A Vacuum in a Shroud of Stars: ‘Intergalactic Touring Band’, 1977
Exhibit / August 21, 2019
Object Name: Intergalactic Touring Band
Maker and Year: Passport Records, Charisma Records, 1977
Object Type: LP
Description: (Richard McKenna)
What the hell was The Intergalactic Touring Band? On paper it was a zeitgeist-propelled self-indulgence of the most egregious kind: a distended 1977 concept album that sits on the continuum of guest-heavy conceptual LPs running from things like Rick Wakeman’s 1974 Journey to the Centre of the Earth and the soundtrack of the 1975 film version of Tommy to what was perhaps the genre’s defining moment, Jeff Wayne’s 1978 War of the Worlds (though Wayne’s legacy had already been ratified with his jazzed-up cover of the Star Trek theme). Like the glossy coffee table books that were their papery analogue, concept LPs were ten a penny throughout the 1970s, but Intergalactic Touring Band—not actually a band but the name of the album and concept—stands out as a particularly confusing example, as well as a perfect exemplar of that hackneyed trope, “this is why punk had to happen.”
Quite how the enterprise coalesced is anyone’s guess: it was written by two jobbing songwriters and producers, Danny Beckerman—ex of Fortes Mentum and Pussy—and the prolific Wil Malone—whose immense oeuvre included a 1970 solo LP, the electro-sleaze soundtrack of Death Line, and string arrangements for prime Black Sabbath. Both very talented types, but from the perspective conferred by the passage of several decades, Intergalactic Touring Band‘s gibberish plot sounds like the product of a particularly stoned and sloshed afternoon spent assembling a fix-up of unused songs. Despite the odd touches of Hitchhiker’s Guide to the Galaxy-esque satire in its story of corporate multi-generational space colonization, the sleeve notes only underline this sense of late-hippy half-arsedness (as contrasted with, say, the committed sci-fi of something like Paul Kantner’s Blows Against the Empire).
The indistinct line that a site like We Are the Mutants walks means that accusations of nostalgic indulgence are ever at the door, so let me put my cards on the table and state that I’d rather cave in my own face with a Pet Rock than listen to Intergalactic Touring Band again. If this kind of music is up your street, more power to you, but I will be staying in another fucking street. I like plenty of inexcusable and execrable shit, but I have no patience for this stuff, which feels like it joylessly brings together all the most annoying things about its various contributing styles to create something less than its composite parts—and much less than the individual omnia operas of practically everyone who contributed to it.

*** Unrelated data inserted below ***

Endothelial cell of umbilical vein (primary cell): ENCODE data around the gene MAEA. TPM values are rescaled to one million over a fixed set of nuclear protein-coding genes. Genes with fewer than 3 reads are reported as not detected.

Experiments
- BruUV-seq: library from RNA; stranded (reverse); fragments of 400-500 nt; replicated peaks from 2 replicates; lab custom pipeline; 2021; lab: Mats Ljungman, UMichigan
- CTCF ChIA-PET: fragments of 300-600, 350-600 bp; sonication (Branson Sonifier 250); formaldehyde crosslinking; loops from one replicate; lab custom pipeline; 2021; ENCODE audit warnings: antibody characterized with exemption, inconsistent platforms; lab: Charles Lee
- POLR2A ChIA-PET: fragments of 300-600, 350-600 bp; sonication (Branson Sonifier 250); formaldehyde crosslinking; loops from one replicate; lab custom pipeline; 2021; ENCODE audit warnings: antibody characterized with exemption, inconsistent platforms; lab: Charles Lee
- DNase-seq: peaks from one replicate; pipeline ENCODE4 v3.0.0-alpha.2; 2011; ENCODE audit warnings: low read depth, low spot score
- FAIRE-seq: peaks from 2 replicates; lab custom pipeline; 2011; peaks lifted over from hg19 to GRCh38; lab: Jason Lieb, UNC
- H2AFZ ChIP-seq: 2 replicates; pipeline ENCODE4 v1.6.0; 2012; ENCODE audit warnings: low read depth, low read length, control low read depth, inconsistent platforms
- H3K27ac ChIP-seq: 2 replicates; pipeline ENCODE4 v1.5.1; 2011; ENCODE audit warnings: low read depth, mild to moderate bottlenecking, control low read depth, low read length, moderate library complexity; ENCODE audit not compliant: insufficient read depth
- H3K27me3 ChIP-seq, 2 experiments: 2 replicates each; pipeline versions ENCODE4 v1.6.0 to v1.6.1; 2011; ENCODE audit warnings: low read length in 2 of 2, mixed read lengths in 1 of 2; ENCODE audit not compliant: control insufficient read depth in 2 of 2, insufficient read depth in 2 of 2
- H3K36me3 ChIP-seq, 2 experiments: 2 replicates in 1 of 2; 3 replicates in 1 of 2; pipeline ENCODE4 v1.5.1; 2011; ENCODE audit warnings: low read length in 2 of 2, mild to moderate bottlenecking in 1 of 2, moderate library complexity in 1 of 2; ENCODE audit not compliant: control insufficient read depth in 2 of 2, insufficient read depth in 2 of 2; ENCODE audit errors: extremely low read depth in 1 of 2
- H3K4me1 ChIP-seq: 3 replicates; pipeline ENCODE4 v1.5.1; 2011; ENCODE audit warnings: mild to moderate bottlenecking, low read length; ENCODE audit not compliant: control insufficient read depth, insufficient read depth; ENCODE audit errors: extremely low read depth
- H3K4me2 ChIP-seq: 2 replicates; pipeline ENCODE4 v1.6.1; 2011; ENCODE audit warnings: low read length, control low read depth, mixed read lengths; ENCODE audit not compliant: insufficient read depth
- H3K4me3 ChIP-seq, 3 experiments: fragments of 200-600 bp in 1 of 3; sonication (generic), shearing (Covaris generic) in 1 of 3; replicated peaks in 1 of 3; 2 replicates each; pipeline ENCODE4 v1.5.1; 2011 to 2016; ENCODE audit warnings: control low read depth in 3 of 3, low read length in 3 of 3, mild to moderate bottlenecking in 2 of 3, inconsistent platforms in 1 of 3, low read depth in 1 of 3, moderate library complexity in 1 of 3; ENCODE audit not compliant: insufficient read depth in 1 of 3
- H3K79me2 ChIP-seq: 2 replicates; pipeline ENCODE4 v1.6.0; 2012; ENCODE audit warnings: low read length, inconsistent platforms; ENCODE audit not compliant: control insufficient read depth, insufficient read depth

Musically speaking, it makes for an instructive comparison with something like Hawkwind—look at, say, the cosmic divide between the stodge-rock of Intergalactic Touring Band‘s Silver Lady and the visionary delirium of the Hawklords’ The Awakening—or with ELO’s Time, another nominal SF concept album from a few years later: there is an abyss of quality. This despite being recorded by what might charitably be called an insane ensemble of musicians and singers including Ben E. King, Rennaisance‘s Annie Haslam, Clarence Clemons, Rod Argent, Bruce Springsteen, Arthur Brown, Meatloaf, and Rick Parfett and Francis Rossi from Status Quo—all of whom come lurching out at the listener like some Frankenstein’s-monster record collection come to grotesque life. The amount of money and (presumably) effort that went into the realization of something so pointless, uninspired, and un-cosmic is staggering—and to do it the same year a talented British expat was creating something beautiful out of the same celestial materials on a shoestring just adds insult to injury. It’s even more annoying given that the roster of talented artists performing includes synth luminary Larry Fast who, as Synergy, produced a string of wonderful synth LPs, as well as the soundtrack for 1982’s The Jupiter Menace. Yet despite sitting at the junction of so many of the strange currents of its day, and despite a clever advertising campaign in the music press, Intergalactic Touring Band goes nowhere and has nothing to say. Everybody involved in it did far better stuff elsewhere. In short, everything about Intergalactic Touring Band is great, except for the Intergalactic Touring Band.
Was ever concept more divorced from execution? Because the pedestrian nature of Intergalactic Touring Band‘s contents only serves to highlight its dissonance with the concept’s beautiful packaging. I know, it feels absurd—and even slightly grotesque—to look at something’s packaging, as opposed to the creative undertaking the packaging supposedly serves to present, as being its true artistic heart. But in this case—and in plenty of other cases too, if we’re honest—it’s true. Intergalactic Touring Band as concept is brought to life through the beautiful artwork of Larry Ortiz, a Vietnam veteran who later enjoyed a career as a visual effects designer and was an original member of the International Association of Astronomical Artists. As ever, cash-ins create accidental beauty, and that accidental beauty, care of the unknown Ortiz, is the abiding artifact here.